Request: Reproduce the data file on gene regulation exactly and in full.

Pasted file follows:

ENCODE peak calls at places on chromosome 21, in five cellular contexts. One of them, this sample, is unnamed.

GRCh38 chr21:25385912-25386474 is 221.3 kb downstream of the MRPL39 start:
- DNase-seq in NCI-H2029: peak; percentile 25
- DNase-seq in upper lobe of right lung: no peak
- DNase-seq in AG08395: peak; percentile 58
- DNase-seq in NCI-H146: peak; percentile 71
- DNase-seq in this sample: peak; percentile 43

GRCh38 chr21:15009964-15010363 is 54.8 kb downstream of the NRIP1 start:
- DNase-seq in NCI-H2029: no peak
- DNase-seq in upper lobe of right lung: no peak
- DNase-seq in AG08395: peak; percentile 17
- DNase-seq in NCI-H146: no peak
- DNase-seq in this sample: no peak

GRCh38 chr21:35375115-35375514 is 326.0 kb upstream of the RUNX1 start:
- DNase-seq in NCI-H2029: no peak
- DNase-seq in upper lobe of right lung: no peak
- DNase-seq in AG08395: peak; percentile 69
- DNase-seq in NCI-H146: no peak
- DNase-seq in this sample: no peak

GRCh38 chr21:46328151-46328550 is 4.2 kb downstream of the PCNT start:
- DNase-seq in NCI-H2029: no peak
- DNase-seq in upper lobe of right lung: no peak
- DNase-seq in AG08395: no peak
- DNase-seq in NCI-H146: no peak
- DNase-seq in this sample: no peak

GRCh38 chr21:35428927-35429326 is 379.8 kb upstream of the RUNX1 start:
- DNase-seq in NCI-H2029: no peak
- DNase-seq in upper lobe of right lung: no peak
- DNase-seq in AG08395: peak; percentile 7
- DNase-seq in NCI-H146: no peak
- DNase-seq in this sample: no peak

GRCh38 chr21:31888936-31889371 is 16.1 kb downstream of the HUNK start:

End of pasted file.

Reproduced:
ENCODE peak calls at places on chromosome 21, in five cellular contexts. One of them, this sample, is unnamed.

GRCh38 chr21:25385912-25386474 is 221.3 kb downstream of the MRPL39 start:
- DNase-seq in NCI-H2029: peak; percentile 25
- DNase-seq in upper lobe of right lung: no peak
- DNase-seq in AG08395: peak; percentile 58
- DNase-seq in NCI-H146: peak; percentile 71
- DNase-seq in this sample: peak; percentile 43

GRCh38 chr21:15009964-15010363 is 54.8 kb downstream of the NRIP1 start:
- DNase-seq in NCI-H2029: no peak
- DNase-seq in upper lobe of right lung: no peak
- DNase-seq in AG08395: peak; percentile 17
- DNase-seq in NCI-H146: no peak
- DNase-seq in this sample: no peak

GRCh38 chr21:35375115-35375514 is 326.0 kb upstream of the RUNX1 start:
- DNase-seq in NCI-H2029: no peak
- DNase-seq in upper lobe of right lung: no peak
- DNase-seq in AG08395: peak; percentile 69
- DNase-seq in NCI-H146: no peak
- DNase-seq in this sample: no peak

GRCh38 chr21:46328151-46328550 is 4.2 kb downstream of the PCNT start:
- DNase-seq in NCI-H2029: no peak
- DNase-seq in upper lobe of right lung: no peak
- DNase-seq in AG08395: no peak
- DNase-seq in NCI-H146: no peak
- DNase-seq in this sample: no peak

GRCh38 chr21:35428927-35429326 is 379.8 kb upstream of the RUNX1 start:
- DNase-seq in NCI-H2029: no peak
- DNase-seq in upper lobe of right lung: no peak
- DNase-seq in AG08395: peak; percentile 7
- DNase-seq in NCI-H146: no peak
- DNase-seq in this sample: no peak

GRCh38 chr21:31888936-31889371 is 16.1 kb downstream of the HUNK start: